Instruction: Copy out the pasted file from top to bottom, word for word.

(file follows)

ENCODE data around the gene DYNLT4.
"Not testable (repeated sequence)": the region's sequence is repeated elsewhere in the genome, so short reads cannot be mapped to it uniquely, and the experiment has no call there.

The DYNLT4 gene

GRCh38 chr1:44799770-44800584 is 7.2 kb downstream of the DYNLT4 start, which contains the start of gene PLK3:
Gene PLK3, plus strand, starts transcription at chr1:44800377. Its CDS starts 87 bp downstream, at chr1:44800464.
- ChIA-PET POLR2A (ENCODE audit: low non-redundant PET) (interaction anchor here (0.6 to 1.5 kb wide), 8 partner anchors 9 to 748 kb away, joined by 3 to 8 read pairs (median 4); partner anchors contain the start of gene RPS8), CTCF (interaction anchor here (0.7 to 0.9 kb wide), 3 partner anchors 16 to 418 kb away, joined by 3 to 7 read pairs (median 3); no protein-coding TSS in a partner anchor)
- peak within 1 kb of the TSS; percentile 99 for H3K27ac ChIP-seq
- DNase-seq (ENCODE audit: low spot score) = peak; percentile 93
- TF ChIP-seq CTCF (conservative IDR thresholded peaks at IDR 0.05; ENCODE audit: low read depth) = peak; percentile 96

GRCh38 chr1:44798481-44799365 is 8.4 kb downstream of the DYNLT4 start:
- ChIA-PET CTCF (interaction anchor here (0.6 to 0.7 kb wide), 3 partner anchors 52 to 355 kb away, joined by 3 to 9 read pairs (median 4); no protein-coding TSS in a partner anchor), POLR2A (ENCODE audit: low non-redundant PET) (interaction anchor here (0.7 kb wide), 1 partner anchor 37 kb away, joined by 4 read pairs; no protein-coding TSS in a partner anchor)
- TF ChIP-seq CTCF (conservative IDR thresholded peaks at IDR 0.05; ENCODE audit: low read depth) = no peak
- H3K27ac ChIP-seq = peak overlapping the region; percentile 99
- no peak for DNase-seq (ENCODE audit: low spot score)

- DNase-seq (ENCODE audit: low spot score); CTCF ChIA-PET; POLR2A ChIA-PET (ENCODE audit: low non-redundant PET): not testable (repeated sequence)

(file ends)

ENCODE data around the gene DYNLT4.
"Not testable (repeated sequence)": the region's sequence is repeated elsewhere in the genome, so short reads cannot be mapped to it uniquely, and the experiment has no call there.

The DYNLT4 gene

GRCh38 chr1:44799770-44800584 is 7.2 kb downstream of the DYNLT4 start, which contains the start of gene PLK3:
Gene PLK3, plus strand, starts transcription at chr1:44800377. Its CDS starts 87 bp downstream, at chr1:44800464.
- ChIA-PET POLR2A (ENCODE audit: low non-redundant PET) (interaction anchor here (0.6 to 1.5 kb wide), 8 partner anchors 9 to 748 kb away, joined by 3 to 8 read pairs (median 4); partner anchors contain the start of gene RPS8), CTCF (interaction anchor here (0.7 to 0.9 kb wide), 3 partner anchors 16 to 418 kb away, joined by 3 to 7 read pairs (median 3); no protein-coding TSS in a partner anchor)
- peak within 1 kb of the TSS; percentile 99 for H3K27ac ChIP-seq
- DNase-seq (ENCODE audit: low spot score) = peak; percentile 93
- TF ChIP-seq CTCF (conservative IDR thresholded peaks at IDR 0.05; ENCODE audit: low read depth) = peak; percentile 96

GRCh38 chr1:44798481-44799365 is 8.4 kb downstream of the DYNLT4 start:
- ChIA-PET CTCF (interaction anchor here (0.6 to 0.7 kb wide), 3 partner anchors 52 to 355 kb away, joined by 3 to 9 read pairs (median 4); no protein-coding TSS in a partner anchor), POLR2A (ENCODE audit: low non-redundant PET) (interaction anchor here (0.7 kb wide), 1 partner anchor 37 kb away, joined by 4 read pairs; no protein-coding TSS in a partner anchor)
- TF ChIP-seq CTCF (conservative IDR thresholded peaks at IDR 0.05; ENCODE audit: low read depth) = no peak
- H3K27ac ChIP-seq = peak overlapping the region; percentile 99
- no peak for DNase-seq (ENCODE audit: low spot score)

- DNase-seq (ENCODE audit: low spot score); CTCF ChIA-PET; POLR2A ChIA-PET (ENCODE audit: low non-redundant PET): not testable (repeated sequence)